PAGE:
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State, contractor work all night to repair LIE

A fuel tanker clipped a sedan, flipped and

A fuel tanker clipped a sedan, flipped and ignited on the eastbound side of the LIE near Exit 48 on Jan. 23, 2010. Photo Credit: Paul Mazza

State employees and a private contractor worked through the night to clean, repave and reopen to traffic a wide section of the Long Island Expressway where early Saturday a tanker truck hauling 12,000 gallons of gasoline overturned and ignited, killing the driver.

About 36 state transportation department employees and six employees of Newborn Construction Inc. of Center Moriches were on the scene almost immediately after the truck overturned about 8 a.m., just east of Exit 48 in Melville, said DOT spokeswoman Eileen Peters.

The workers needed to fill a 200-foot-wide hole in the eastbound lanes, where heat from the blaze baked the pavement, causing extensive damage and melting the 175-foot sign gantry, which crashed onto the eight-lane stretch of highway.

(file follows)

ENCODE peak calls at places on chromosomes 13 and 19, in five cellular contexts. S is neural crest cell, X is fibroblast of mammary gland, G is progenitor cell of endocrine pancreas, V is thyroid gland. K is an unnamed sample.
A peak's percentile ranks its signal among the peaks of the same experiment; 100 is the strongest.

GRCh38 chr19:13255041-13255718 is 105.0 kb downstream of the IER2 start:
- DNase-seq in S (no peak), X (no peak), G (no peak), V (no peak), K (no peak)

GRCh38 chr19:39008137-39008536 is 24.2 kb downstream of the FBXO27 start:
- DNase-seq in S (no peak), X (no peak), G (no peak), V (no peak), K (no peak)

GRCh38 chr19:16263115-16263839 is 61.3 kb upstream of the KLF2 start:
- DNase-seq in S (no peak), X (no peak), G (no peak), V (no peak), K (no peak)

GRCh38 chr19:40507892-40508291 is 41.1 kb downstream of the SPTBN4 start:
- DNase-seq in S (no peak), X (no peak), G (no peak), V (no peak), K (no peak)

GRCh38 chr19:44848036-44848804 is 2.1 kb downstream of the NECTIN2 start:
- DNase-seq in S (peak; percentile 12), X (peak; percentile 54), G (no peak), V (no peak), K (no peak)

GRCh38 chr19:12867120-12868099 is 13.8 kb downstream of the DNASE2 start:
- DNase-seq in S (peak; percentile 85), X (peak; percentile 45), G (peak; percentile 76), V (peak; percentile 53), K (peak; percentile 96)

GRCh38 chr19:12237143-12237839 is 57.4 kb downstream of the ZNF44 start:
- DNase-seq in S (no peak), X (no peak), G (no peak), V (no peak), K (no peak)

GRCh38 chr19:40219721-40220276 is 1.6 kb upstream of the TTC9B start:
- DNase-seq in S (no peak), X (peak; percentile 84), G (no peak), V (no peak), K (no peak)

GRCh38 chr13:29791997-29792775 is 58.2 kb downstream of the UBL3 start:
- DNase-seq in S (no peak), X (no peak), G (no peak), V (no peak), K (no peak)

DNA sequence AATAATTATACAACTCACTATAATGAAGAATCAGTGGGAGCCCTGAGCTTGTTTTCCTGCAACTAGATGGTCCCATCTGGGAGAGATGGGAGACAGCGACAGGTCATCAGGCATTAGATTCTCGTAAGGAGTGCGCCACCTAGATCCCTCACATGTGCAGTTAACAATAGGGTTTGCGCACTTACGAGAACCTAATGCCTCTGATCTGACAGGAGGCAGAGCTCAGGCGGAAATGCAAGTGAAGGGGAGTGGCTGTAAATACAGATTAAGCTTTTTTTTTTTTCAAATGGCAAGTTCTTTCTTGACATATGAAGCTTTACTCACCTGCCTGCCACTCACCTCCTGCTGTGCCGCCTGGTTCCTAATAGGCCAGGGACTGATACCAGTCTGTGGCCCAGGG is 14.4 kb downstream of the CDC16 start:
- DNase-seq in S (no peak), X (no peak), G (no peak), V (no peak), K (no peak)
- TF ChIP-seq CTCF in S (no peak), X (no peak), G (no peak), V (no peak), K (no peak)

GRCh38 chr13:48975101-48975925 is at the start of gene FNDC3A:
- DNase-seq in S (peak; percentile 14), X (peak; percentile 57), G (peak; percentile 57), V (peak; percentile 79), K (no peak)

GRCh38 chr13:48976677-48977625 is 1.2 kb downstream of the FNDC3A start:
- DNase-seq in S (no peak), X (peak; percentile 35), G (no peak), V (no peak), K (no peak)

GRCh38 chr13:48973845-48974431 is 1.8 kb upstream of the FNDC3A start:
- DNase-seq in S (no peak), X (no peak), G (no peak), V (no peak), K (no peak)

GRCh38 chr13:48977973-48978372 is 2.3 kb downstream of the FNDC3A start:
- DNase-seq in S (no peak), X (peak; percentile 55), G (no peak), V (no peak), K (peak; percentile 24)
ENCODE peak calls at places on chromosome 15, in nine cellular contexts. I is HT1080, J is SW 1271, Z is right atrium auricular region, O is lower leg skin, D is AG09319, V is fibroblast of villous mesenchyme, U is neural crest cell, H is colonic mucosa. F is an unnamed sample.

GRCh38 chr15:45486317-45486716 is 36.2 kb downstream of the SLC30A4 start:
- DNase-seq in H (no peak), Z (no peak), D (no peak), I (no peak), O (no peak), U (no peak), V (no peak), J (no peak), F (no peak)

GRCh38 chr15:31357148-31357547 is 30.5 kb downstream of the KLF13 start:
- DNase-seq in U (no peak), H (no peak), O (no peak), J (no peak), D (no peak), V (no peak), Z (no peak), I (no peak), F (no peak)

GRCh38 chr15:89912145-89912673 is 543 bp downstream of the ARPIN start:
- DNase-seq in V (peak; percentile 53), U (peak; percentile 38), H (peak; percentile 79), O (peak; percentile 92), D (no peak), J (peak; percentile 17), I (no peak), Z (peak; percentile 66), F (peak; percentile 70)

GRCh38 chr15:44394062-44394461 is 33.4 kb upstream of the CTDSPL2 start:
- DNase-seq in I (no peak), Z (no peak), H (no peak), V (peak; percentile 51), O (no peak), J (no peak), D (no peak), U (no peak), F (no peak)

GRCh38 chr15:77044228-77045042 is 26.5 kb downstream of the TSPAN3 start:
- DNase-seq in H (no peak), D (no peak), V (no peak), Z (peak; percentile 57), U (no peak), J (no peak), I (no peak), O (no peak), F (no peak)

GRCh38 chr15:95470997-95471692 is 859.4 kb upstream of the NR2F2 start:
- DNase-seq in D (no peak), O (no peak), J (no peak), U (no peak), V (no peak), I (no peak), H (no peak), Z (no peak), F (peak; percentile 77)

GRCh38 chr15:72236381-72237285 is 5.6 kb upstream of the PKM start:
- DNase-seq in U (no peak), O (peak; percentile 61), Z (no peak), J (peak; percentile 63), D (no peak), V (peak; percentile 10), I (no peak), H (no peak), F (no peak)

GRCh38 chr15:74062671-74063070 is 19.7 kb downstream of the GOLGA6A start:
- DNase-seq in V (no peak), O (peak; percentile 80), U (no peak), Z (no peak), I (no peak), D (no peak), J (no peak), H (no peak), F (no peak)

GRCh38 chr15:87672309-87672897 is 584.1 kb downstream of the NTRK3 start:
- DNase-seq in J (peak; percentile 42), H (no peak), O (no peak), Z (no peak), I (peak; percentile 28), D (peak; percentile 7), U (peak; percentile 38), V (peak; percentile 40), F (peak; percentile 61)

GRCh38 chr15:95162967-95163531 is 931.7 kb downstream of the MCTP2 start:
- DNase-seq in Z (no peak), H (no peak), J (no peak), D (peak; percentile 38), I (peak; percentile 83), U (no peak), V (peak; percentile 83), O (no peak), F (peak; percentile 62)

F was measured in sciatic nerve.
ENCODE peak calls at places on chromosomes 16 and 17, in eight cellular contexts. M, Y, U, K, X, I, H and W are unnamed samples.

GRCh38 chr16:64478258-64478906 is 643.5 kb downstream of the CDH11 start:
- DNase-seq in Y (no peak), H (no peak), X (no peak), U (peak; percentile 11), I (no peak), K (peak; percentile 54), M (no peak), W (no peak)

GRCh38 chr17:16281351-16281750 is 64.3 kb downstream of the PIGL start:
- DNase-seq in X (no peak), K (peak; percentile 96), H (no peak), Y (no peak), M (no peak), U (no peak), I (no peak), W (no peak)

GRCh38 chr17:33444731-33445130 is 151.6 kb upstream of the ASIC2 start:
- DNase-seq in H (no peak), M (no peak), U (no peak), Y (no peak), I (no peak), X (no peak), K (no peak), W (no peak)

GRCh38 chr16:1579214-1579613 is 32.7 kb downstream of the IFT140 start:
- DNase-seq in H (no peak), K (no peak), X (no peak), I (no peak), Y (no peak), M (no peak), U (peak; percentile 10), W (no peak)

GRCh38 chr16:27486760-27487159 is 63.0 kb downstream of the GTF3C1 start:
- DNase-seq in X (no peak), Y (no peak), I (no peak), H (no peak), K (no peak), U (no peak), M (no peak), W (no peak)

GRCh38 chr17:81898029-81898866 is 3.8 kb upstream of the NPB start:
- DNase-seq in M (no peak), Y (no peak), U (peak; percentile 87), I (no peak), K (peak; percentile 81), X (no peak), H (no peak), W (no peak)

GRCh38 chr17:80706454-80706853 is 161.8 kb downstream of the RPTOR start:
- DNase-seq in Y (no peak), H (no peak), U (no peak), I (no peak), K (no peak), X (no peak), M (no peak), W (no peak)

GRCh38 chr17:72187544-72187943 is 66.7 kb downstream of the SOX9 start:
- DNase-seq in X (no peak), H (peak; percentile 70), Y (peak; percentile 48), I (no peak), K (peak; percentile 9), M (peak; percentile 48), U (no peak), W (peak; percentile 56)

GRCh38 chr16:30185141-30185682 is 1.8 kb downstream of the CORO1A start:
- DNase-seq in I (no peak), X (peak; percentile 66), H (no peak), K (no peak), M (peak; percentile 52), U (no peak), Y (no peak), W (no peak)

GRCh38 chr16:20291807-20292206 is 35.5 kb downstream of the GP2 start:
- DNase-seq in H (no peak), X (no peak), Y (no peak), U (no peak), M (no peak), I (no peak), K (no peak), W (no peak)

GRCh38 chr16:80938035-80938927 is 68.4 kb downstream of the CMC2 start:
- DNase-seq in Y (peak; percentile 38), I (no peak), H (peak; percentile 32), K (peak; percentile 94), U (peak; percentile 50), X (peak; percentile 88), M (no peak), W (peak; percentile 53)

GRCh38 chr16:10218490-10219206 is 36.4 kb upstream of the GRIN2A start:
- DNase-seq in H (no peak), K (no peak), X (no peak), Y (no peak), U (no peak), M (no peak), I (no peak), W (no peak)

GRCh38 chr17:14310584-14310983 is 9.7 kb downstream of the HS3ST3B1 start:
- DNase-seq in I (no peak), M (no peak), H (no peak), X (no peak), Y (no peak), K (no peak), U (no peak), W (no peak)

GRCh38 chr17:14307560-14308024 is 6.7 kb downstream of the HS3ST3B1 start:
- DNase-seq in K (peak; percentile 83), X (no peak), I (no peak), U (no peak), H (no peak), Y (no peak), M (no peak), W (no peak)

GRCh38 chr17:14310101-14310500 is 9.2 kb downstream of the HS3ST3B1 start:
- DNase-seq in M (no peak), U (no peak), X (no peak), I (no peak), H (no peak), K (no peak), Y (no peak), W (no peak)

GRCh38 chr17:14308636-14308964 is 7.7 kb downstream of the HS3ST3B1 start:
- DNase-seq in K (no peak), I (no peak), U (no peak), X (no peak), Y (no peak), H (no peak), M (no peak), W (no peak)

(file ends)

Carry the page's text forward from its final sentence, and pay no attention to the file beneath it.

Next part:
Peters said crews used 10 large dump trucks, two sand sweepers, two front-end loaders, two flatbed trucks and a cherry picker to repair the damage. The cleanup and repairs were completed about 21 hours after the accident, in which a truck driven by Mujahid Shah, 57, of Brooklyn, hit a Dodge Neon from behind, careened past the damaged car, and flipped over in the center of the road.

The driver of the Neon, Marie Medina, 29, of Bayonne, N.J., was treated at Nassau University Medical Center and released.

Newborn Construction officials could not be reached Sunday.

Mark Herbst, executive director of the Long Island Contractors Association, said the state has a contract with Newborn in the event of emergencies such as the one that occurred Saturday morning.

"That [contract] was put into play immediately," Herbst said. "This proves the value of our relationship" with the state.

Peters said that the state will work with the insurance company of the driver to recover the costs of the cleanup and repair.

"It's going to be a while before we know the exact cost," Peters said.

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